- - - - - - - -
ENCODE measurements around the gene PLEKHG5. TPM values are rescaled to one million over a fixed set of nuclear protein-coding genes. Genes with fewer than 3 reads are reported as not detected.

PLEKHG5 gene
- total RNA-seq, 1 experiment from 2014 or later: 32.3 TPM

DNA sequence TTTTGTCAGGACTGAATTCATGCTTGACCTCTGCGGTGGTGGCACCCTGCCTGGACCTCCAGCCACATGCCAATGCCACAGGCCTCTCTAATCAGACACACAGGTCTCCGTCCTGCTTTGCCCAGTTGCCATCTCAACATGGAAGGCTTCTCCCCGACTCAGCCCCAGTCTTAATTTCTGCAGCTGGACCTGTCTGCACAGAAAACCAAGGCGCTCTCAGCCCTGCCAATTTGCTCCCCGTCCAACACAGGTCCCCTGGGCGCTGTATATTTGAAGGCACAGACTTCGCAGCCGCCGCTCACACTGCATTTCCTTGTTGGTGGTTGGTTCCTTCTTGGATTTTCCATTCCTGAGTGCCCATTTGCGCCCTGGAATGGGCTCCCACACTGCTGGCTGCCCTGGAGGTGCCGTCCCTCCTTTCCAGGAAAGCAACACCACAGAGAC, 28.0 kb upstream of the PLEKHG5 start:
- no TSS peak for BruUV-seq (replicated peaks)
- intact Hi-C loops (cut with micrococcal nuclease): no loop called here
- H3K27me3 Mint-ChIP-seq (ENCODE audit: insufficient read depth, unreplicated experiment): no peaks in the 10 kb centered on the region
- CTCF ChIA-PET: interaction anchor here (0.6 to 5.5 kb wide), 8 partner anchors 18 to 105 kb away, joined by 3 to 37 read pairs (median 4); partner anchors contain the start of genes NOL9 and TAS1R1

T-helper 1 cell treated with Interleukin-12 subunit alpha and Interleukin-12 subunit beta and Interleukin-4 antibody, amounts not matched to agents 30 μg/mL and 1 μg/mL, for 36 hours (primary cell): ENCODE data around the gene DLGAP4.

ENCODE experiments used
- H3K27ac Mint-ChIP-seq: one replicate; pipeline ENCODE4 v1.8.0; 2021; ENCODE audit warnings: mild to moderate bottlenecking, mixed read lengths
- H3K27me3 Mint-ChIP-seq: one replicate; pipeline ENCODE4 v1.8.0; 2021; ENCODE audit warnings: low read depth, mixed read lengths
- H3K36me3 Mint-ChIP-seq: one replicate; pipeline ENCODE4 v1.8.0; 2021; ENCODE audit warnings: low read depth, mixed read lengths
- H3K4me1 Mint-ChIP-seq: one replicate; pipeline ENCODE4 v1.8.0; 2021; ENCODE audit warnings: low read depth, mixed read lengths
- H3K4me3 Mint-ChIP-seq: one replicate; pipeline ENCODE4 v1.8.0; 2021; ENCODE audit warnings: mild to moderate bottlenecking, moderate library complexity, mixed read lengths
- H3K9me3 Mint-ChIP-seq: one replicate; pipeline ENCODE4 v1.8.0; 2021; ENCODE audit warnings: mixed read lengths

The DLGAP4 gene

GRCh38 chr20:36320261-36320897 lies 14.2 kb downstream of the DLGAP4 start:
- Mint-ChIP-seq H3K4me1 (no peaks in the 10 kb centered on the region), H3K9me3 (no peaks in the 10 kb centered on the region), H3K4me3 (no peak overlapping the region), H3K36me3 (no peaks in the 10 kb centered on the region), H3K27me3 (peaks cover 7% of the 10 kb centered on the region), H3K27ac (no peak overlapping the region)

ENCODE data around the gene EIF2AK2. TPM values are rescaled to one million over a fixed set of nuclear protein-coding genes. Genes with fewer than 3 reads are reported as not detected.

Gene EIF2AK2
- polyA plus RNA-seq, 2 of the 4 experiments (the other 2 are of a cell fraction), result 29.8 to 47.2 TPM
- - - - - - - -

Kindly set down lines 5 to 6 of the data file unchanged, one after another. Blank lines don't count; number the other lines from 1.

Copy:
- no TSS peak for BruUV-seq (replicated peaks)
- intact Hi-C loops (cut with micrococcal nuclease): no loop called here